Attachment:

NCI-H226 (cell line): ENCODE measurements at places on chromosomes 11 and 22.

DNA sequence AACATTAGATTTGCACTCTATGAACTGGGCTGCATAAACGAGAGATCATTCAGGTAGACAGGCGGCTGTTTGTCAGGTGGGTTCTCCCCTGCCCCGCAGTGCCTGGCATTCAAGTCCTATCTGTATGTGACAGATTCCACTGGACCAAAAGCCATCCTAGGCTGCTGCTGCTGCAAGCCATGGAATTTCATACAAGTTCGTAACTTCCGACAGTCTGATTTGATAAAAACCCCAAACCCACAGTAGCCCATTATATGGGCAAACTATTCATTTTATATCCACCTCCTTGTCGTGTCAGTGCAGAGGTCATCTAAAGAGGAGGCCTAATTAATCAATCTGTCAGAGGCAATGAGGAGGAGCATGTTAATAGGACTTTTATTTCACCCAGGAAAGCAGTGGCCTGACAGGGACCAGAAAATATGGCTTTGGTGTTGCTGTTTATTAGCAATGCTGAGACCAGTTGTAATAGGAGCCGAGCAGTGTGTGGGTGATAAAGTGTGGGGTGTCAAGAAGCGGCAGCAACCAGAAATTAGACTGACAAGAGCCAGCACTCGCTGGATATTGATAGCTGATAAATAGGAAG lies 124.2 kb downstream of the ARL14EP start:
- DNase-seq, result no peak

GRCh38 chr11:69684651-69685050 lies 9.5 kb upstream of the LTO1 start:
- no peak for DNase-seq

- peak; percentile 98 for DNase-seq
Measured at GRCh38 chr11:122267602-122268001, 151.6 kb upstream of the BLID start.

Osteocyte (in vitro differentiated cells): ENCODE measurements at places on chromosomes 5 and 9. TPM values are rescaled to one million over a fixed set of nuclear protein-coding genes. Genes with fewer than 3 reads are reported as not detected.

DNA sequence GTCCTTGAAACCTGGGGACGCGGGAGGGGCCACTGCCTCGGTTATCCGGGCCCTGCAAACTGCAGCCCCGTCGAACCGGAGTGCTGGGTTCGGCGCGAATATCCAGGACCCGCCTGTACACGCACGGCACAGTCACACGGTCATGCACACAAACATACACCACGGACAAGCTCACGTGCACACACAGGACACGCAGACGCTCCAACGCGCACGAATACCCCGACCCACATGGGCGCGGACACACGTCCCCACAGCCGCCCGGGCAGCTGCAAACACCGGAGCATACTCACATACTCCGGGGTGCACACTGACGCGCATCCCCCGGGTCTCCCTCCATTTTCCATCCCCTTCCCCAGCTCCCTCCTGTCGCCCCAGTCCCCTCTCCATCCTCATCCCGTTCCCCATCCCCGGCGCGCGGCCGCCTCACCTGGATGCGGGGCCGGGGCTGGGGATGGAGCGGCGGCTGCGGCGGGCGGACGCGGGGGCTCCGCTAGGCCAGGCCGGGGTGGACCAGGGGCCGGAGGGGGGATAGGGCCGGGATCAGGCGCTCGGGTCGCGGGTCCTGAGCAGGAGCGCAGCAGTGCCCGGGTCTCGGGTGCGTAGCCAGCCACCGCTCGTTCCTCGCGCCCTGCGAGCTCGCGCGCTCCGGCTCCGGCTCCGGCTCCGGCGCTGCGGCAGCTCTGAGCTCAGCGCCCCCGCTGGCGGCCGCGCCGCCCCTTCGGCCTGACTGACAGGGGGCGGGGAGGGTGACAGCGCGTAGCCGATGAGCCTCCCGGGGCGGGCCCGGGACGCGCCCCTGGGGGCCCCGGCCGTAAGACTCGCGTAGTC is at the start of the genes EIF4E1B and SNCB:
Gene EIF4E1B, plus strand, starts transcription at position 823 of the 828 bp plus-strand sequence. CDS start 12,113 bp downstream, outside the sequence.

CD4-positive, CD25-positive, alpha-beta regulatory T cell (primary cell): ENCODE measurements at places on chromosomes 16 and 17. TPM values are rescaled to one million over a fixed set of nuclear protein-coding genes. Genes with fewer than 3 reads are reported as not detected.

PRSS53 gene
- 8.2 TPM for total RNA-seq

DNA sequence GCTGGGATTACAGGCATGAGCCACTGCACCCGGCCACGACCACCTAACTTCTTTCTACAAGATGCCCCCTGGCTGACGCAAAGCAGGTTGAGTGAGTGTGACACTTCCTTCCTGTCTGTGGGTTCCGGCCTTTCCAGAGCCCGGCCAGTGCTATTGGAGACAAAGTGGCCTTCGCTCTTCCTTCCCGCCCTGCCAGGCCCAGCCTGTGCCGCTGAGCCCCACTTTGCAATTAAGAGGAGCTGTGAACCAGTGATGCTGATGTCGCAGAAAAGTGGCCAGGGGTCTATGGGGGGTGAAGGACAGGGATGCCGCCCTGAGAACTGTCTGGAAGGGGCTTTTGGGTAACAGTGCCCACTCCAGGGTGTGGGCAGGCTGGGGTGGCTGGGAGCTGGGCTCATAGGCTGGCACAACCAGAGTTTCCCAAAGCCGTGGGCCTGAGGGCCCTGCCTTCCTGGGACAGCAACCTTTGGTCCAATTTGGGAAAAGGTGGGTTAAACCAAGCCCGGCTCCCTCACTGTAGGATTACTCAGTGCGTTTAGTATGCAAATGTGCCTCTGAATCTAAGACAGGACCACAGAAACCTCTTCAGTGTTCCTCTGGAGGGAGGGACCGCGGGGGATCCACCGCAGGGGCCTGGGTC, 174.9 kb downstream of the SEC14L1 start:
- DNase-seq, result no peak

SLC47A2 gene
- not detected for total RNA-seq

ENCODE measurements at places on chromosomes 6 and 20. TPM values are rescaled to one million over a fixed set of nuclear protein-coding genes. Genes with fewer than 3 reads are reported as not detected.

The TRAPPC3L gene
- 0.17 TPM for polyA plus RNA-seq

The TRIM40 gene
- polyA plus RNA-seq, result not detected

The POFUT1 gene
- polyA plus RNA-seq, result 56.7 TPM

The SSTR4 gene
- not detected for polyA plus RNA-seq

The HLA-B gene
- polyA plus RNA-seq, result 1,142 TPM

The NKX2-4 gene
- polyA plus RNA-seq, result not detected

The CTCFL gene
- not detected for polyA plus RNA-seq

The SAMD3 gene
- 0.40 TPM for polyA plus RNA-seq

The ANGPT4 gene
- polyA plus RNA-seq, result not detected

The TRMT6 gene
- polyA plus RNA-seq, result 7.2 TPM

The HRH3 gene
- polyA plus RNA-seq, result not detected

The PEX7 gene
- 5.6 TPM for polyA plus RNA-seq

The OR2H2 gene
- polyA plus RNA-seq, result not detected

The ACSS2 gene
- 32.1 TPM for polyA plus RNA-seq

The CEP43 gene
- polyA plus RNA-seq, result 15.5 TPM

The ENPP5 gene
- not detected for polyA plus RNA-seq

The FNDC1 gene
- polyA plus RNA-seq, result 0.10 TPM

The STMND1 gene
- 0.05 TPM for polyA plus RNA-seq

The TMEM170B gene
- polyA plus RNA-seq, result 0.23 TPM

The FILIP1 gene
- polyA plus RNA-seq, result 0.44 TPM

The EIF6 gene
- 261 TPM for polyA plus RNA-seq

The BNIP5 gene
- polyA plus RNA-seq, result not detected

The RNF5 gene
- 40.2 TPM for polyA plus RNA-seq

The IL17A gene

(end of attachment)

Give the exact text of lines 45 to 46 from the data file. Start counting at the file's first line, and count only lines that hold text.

The ACSS2 gene
- 32.1 TPM for polyA plus RNA-seq